Ani Duzdabanyan: Creating a Legacy of Armenian Stories

Ani Duzdabanyan writes stories about the Armenian diaspora and her homeland, thus is front and center in keeping family legacies alive.

Born in Yerevan, Armenia, Ani Duzdabanyan started out in television as a reporter and anchor. She grew up during the Soviet Union era.

“I don’t really remember that much, but when I went to school, it was still the Soviet Union, and I remember wearing the school uniform.”

The Soviet Union fell, and Armenia gained independence in 1991. In university, she worked with investigative journalists and exposed the violation of children’s rights and orphanages and specialized schools. The assignment was so difficult emotionally that she stopped investigative journalism after that.

“I guess any story, any project involves investigation somehow, but that was my first attempt. It was hard. It was very emotional. I remember my mother telling me I was so emotionally drained. My mom was asking me, begging me not to do it, not to go there because I would come home from that project, and the impact wasn’t good on me on a personal level.”

Duzdabanyan did learn a lot from that assignment, and eventually learned not to take it too personally because it’s part of the job. It was about hearing other people’s stories and being involved as writers. As a descendant of the Armenian genocide survivors from her father’s side, she knows the importance of stories. This brought her to the journey of preserving history by learning her country’s stories, through the eyes of the people who lived through it.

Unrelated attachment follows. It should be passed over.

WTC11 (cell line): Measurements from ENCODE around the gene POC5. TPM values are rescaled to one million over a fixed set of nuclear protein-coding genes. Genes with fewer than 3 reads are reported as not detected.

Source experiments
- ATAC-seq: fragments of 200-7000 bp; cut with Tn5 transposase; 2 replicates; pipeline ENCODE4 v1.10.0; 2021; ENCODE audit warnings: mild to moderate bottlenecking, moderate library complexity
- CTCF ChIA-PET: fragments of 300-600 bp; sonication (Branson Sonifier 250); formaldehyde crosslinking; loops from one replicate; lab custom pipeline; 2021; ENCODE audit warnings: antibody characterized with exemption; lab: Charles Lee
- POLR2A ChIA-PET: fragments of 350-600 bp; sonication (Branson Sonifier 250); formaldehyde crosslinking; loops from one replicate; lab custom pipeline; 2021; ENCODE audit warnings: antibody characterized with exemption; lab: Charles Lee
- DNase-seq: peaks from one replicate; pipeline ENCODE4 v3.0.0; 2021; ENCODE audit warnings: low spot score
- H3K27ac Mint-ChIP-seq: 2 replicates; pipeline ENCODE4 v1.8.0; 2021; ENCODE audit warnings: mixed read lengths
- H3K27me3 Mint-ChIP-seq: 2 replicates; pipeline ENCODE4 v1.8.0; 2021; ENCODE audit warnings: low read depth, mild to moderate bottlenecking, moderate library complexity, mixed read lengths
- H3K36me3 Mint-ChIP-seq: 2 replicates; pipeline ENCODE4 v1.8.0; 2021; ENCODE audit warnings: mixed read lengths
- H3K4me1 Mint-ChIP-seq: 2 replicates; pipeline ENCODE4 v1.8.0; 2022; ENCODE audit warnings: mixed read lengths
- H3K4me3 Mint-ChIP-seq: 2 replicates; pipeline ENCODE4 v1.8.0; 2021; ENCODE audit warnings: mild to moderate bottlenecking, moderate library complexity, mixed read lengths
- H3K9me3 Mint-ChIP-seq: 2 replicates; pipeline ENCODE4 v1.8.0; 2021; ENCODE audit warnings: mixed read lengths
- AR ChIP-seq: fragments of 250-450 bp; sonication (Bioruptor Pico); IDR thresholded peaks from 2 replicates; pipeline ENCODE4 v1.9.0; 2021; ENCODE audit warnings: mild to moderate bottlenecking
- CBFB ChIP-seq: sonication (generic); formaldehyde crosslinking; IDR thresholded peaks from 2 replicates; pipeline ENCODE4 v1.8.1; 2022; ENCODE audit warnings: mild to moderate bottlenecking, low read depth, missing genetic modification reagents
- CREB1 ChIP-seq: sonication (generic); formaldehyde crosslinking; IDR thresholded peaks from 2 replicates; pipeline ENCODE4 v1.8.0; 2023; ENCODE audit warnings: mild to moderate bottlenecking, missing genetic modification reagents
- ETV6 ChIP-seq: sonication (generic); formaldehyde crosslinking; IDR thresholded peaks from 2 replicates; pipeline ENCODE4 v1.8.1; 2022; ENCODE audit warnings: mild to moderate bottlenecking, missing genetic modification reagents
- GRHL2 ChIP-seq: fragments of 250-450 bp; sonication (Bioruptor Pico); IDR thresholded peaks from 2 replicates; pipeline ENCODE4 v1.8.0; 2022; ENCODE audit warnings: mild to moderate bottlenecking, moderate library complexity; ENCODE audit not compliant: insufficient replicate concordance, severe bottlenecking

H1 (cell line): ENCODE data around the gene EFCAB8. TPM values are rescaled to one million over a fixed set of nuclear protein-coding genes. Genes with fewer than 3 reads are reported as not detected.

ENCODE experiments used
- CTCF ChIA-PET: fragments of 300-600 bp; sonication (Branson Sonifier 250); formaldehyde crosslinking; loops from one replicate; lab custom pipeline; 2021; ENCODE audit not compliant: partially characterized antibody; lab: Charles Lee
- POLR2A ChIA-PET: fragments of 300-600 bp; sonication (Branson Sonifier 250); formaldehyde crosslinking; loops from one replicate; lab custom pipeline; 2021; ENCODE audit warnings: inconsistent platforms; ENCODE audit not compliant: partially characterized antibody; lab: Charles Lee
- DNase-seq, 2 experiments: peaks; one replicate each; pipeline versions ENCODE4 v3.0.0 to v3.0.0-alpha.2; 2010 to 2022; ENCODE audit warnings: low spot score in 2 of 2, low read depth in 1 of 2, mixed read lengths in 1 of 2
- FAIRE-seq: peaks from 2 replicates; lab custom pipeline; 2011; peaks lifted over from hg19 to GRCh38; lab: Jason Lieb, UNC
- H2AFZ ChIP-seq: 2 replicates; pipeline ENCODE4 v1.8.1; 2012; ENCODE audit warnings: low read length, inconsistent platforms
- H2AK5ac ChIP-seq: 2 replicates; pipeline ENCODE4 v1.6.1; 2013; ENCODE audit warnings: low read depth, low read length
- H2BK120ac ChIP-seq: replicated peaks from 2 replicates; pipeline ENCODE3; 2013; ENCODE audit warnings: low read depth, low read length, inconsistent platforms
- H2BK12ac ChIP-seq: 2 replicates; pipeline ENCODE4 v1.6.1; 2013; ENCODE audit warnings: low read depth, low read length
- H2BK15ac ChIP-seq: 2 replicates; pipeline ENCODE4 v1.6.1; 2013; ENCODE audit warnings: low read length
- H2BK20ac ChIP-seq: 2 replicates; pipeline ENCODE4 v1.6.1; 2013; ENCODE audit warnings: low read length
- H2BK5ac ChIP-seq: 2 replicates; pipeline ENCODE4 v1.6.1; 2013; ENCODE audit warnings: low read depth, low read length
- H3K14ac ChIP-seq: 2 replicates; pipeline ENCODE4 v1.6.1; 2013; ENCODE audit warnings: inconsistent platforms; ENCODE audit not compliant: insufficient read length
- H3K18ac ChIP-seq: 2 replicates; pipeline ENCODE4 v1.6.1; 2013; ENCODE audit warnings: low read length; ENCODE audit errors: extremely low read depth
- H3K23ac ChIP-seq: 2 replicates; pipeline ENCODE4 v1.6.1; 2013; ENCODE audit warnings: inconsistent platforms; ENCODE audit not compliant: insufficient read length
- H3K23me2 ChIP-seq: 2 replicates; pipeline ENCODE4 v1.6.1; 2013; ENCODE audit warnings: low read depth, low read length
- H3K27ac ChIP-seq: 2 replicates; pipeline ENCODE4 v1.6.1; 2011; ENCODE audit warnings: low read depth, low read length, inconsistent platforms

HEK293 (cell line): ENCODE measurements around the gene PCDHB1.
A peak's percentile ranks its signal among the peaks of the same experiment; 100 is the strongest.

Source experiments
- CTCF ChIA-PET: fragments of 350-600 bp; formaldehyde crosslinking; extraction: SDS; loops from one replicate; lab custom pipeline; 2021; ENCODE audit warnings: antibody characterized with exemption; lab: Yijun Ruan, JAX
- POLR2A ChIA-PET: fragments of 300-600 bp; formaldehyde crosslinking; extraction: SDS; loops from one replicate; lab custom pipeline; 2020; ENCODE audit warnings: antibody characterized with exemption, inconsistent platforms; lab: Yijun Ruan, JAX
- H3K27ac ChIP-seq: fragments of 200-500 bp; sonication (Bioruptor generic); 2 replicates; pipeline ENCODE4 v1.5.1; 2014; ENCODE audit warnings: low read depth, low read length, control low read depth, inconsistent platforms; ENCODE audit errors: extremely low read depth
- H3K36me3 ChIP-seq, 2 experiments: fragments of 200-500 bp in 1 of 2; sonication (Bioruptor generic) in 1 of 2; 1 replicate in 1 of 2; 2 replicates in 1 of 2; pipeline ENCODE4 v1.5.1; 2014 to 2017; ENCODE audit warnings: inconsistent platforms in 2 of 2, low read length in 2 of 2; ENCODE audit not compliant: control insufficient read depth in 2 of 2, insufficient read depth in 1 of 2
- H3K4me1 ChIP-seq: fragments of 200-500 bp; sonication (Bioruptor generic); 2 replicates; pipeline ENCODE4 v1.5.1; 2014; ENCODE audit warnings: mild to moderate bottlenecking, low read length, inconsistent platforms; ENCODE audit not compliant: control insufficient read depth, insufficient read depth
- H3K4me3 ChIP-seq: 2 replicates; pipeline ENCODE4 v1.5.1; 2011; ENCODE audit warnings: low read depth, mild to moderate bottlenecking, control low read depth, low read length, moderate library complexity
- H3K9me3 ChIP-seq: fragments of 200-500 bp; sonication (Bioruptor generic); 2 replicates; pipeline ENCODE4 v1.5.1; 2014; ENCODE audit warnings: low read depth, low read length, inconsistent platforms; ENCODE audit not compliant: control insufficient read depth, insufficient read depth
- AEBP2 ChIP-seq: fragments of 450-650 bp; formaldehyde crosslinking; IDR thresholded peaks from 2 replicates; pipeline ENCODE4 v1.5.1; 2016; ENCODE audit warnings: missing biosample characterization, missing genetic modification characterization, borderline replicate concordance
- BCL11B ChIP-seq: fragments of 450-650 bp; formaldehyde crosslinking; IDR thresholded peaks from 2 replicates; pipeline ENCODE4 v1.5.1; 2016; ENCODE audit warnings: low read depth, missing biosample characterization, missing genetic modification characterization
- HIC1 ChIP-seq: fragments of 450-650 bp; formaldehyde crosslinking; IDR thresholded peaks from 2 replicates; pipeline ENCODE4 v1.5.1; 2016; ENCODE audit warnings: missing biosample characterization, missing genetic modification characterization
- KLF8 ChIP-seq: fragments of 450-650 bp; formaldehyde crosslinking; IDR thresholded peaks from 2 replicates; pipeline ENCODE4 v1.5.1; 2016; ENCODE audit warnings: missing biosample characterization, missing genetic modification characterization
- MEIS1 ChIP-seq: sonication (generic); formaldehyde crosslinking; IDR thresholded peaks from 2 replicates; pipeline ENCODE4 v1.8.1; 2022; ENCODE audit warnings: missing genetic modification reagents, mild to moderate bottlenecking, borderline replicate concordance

“I don’t know about other countries, other nations, but with the Armenian nation, I realized these stories are not really being told, because the older generation is kind of dying, and the new generation is doing a lot of great things, but almost nobody talks about it. So I decided that I can be that person.”

Because she knew the people, she continually heard their stories. Now she had the ability to write them.  

One example is the Armenians who were sent to Siberia. It was another emotional project for Duzdabanyan. These people told their stories about how they survived, how they raised families there. She interviewed people whose parents were sent to Siberia, and they were born there. They grew up there before the Soviet Union collapsed. Many of these people were repatriates from other countries. When the Iron Curtain fell, they emigrated to their homeland. It was too painful for them to stay.

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